proc ev queue tail

tw_lp

ROSS

free event list[ ][ ]

GTW

message

cancel queue

lplist[MAX_LP]

PEState

event queue

PEState GState[NPE]

...

message

init proc ptr

rev proc ptr

final proc ptr

LPState

process ptr

message

message

Event

lp number

Example Accesses


GTW: Top down hierarchy

lp_ptr =
GState[LP[i].Map].lplist[LPNum[i]]


ROSS: Bottom up hierarchy

lp_ptr = event
-
>src_lp;

or

pe_ptr = event
-
>src_lp
-
>pe;


Key advantages of bottom up
approach
:


reduces access overheads


improves locality and processor
cache performance


Memory usage only 1% more than
sequential and independent of LP count.

“On the Fly” Fossil Collection

Processor 0

FreeList[1]

FreeList[0]

LP A

LP B

LP C

5.0

5.0

5.0

10.0

10.0

10.0

15.0

15.0

15.0

Snapshot of PE 0’s
internal state at time
15.0

Snapshot of PE 0’s
internal state after
rollback of LP A and
re
-
execute

Processor 0

FreeList[1]

FreeList[0]

LP A

LP B

LP C

5.0

5.0

10.0

10.0

15.0

15.0

5.0

10.0

15.0

Key Observation: Rollbacks cause the free list to become
UNSORTED

in virtual time.

Result: event buffers that could be allocated are not.

user must over
-
allocate the free list

OTFFC works by only allocating events from the free list that are less than GVT. As events are
processed they are immediately placed at the end of the free list....

KP

KP

Kernel

Processes

Contributions:
Simulation: Kernel Process

LP

LP

LP

LP

. . .

(Logical Processes)

9

5

8

7

3

1

9

6

4

2

Fossil Collection / Rollback

PE

(Processing Element

per CPU utilized)

Advantages:


i.

significantly lowers fossil collection overheads

ii.

lowers memory usage by aggregation of LP statistics into KP
statistics

iii.

retains ability to process events on an LP by LP basis in the forward
computation.


Disadvantages:


i.
potential for “false rollbacks”

ii.
care must be taken when deciding on how to map LPs to KPs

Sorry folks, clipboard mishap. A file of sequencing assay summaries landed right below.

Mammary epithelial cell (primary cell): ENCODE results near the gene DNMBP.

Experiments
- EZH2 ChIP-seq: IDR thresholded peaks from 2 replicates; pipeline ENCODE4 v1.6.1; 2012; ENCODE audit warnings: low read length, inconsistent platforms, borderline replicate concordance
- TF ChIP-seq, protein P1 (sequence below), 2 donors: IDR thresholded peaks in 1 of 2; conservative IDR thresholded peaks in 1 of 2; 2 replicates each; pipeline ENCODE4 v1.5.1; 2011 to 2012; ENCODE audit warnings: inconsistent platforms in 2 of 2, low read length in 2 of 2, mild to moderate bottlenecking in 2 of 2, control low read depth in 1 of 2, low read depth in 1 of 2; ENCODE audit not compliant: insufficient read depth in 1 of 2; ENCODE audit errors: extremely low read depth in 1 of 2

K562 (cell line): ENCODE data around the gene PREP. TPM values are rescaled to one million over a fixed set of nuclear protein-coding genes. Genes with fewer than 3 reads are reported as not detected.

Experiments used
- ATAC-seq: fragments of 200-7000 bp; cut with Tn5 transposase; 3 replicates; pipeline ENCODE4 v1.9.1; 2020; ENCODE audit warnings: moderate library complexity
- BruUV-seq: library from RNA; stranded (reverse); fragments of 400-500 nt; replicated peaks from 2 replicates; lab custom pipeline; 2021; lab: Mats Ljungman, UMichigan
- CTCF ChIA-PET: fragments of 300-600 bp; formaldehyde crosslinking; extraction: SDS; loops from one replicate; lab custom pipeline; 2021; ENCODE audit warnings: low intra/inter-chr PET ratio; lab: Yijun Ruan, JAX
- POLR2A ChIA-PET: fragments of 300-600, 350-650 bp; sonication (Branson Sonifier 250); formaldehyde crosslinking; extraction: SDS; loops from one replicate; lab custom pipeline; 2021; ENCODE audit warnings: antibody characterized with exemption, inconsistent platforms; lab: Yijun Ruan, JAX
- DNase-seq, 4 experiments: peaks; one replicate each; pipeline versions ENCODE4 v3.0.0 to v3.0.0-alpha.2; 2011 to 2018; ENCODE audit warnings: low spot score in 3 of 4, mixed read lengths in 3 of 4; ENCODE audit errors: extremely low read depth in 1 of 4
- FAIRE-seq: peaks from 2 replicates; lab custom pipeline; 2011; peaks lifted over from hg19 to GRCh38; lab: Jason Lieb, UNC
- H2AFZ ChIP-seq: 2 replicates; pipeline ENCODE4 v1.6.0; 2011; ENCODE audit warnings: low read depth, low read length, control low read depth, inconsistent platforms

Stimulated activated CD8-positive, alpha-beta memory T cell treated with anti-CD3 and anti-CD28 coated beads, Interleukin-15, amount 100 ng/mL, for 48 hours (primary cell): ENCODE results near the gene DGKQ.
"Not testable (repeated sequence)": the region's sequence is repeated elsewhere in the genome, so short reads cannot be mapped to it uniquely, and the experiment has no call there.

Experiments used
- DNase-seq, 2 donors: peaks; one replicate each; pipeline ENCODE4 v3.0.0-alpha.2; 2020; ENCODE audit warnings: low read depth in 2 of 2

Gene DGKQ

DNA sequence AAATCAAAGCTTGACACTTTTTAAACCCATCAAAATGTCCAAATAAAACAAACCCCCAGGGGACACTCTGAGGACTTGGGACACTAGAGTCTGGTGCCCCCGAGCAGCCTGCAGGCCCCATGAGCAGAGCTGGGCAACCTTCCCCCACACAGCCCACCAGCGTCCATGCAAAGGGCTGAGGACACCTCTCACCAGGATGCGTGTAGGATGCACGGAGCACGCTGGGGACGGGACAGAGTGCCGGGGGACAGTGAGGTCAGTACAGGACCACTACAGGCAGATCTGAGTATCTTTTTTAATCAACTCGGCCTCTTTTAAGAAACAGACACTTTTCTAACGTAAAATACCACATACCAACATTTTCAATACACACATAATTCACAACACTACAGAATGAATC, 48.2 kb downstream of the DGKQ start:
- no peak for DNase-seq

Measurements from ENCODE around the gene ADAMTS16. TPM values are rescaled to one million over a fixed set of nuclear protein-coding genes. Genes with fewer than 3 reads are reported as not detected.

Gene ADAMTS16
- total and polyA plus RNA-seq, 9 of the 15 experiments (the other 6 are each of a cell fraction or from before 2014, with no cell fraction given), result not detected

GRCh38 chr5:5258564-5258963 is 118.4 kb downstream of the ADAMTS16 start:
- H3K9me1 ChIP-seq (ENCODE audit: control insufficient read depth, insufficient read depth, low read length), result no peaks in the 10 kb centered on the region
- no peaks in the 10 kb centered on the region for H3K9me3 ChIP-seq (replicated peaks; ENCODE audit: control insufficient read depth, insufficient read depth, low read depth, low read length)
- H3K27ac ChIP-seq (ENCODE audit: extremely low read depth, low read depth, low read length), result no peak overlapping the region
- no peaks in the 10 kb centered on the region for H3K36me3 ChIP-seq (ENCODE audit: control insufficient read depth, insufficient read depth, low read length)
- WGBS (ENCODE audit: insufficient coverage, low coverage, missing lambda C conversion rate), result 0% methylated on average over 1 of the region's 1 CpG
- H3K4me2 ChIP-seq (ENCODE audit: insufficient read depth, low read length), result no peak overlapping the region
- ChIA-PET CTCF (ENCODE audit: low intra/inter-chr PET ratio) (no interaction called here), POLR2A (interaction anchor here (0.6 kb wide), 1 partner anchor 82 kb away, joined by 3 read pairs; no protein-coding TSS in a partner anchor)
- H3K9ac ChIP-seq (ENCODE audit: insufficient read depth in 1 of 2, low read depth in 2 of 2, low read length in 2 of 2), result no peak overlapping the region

ROSS: Kernel Processes

ROSS: KP Efficiency

Not enough work
in system…

Small trade
-
off:
longer rollbacks
vs faster FC

ROSS: KP Performance Impact

# KPs does
not

negatively impact performance

ROSS: Performance vs GTW

ROSS
outperforms GTW
2:1 in sequential

ROSS outperforms GTW
2:1 at best parallel

Optimistic approach


Relies on
global virtual time

(GVT) algorithm to perform fossil collection at
regular intervals


Events with timestamp less than GVT:


Will not be rolled back


Can be freed


GVT calculation


Synchronous

algorithms: LPs stop event processing during GVT calculation


Cost of synch. may be higher than positive work done per interval


Processes waste time waiting


Asynchronous

algorithms: LPs continue processing events while GVT
calculation continues in the background

*
Goal
: creating a consistent cut among LPs that divides the events
into past and future the wall
-
clock time

Two problems: (i) Transient Message Problem, (ii) Simultaneous Reporting Problem

Simulation: Seven O’clock GVT

Construct cut via message
-
passing


Cost: O(log n) if
tree
, O(N) if ring

!

If large number of
processors, then free
pool exhausted waiting
for GVT to complete

Simulation: Mattern’s GVT

Construct cut using shared
memory flag

Cost: O(1)

!

Limited to shared
memory architecture

Sequentially consistent
memory model ensures
proper causal order

Simulation: Fujimoto’s GVT

Sequentially consistent
does not mean
instantaneous

Memory events are only
guaranteed to be